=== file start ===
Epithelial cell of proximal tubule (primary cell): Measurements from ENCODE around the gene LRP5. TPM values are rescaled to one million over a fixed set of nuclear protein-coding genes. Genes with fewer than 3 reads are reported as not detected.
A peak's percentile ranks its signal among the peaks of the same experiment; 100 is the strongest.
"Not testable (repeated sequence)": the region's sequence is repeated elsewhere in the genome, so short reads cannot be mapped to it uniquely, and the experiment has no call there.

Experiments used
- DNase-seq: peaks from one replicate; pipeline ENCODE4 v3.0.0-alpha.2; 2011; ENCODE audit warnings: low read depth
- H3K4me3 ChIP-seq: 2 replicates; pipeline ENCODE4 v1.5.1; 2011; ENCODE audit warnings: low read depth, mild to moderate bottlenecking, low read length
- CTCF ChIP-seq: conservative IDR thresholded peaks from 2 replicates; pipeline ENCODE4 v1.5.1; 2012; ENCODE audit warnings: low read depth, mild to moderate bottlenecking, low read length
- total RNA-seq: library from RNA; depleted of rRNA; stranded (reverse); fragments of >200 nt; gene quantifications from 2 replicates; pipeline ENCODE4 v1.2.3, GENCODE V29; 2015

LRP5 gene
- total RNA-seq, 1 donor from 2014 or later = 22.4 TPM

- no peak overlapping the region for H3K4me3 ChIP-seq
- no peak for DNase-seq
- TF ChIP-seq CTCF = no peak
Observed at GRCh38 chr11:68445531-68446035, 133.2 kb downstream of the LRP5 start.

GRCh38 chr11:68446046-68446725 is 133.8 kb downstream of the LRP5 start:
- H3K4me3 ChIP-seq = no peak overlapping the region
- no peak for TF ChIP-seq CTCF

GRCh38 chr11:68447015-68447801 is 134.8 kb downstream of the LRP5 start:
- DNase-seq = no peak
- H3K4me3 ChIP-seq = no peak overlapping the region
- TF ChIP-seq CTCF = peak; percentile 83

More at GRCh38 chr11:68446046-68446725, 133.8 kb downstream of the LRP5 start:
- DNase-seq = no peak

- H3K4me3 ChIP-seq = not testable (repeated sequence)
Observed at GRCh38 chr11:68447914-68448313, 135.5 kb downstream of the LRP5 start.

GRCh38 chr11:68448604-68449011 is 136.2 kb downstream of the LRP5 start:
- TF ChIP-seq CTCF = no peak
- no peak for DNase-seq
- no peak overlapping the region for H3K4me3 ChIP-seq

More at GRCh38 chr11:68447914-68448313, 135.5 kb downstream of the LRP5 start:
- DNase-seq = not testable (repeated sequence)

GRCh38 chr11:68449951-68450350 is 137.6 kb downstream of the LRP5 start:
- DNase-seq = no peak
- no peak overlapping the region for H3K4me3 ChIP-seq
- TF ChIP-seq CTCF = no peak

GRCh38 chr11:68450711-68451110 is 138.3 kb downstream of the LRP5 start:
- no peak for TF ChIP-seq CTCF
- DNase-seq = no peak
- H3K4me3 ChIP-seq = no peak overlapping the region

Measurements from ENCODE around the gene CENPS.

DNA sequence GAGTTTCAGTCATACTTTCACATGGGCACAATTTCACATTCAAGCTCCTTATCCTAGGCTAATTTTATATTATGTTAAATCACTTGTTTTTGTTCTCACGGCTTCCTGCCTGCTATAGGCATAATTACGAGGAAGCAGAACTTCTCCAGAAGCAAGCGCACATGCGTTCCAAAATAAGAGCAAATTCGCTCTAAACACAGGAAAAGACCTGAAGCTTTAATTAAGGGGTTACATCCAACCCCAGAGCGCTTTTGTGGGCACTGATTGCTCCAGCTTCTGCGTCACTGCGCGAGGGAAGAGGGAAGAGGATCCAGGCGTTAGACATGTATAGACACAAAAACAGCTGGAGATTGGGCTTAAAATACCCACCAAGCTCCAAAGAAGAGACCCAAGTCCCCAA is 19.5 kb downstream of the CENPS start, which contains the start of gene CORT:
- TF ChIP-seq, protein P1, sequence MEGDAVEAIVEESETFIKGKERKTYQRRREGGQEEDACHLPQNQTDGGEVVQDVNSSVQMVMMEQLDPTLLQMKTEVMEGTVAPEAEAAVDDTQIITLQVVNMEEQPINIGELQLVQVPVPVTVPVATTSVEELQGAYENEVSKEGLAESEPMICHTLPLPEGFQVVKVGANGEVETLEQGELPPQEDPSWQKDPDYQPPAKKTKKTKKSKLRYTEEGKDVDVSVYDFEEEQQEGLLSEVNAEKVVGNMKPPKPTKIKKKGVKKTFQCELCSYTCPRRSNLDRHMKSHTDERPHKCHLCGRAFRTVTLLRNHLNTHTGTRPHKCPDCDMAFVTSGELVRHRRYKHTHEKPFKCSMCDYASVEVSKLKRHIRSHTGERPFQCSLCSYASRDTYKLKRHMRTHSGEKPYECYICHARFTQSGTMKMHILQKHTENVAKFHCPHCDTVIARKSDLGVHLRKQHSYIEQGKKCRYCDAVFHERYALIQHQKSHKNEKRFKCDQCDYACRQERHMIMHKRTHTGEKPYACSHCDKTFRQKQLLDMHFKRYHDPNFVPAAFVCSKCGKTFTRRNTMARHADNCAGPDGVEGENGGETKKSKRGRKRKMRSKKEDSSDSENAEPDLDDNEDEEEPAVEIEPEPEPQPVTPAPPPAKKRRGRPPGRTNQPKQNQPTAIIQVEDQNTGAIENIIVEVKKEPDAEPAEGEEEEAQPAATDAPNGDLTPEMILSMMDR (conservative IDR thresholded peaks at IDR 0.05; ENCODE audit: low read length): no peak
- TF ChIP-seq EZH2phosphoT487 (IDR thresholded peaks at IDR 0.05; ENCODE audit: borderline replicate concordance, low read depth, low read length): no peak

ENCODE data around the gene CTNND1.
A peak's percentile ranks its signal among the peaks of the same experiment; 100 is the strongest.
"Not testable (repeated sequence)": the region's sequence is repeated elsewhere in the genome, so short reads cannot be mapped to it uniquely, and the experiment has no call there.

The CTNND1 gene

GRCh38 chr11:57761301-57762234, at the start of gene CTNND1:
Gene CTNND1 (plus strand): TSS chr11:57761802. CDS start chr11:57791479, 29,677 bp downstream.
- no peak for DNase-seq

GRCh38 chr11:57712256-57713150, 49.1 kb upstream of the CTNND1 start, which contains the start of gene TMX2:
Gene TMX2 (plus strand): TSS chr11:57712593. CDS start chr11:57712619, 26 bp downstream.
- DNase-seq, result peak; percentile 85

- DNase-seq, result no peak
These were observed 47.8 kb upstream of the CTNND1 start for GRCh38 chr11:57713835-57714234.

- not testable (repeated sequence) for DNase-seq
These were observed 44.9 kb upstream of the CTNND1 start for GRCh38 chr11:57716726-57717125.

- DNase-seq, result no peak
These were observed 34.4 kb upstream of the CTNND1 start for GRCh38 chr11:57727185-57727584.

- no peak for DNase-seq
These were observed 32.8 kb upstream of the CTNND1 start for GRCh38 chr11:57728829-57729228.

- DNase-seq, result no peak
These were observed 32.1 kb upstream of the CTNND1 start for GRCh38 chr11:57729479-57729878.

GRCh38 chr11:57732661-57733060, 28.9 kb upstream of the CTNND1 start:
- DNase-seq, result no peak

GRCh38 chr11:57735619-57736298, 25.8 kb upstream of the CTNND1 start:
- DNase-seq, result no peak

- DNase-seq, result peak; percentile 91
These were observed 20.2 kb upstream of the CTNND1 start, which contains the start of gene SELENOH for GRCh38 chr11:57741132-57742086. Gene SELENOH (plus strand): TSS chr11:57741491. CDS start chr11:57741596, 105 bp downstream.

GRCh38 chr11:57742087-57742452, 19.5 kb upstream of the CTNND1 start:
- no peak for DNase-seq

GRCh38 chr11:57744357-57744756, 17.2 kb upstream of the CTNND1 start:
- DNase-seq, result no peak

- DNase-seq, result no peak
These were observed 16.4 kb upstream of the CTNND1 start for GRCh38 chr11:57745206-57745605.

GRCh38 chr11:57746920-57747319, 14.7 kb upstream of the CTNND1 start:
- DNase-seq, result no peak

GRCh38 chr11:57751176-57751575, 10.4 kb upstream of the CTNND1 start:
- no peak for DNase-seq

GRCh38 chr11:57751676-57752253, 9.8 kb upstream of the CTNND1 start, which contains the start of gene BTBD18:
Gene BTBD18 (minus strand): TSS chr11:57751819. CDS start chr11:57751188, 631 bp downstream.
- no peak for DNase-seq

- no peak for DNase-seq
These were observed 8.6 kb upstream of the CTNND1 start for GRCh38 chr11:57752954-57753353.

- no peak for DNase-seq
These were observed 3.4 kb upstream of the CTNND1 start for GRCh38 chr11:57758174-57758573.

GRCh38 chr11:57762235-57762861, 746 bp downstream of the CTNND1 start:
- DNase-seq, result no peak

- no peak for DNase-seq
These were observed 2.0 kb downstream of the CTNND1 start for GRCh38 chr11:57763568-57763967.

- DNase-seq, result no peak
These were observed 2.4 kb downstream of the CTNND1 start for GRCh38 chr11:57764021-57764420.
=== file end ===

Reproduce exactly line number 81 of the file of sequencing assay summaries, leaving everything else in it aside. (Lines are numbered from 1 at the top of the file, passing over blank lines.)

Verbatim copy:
Gene BTBD18 (minus strand): TSS chr11:57751819. CDS start chr11:57751188, 631 bp downstream.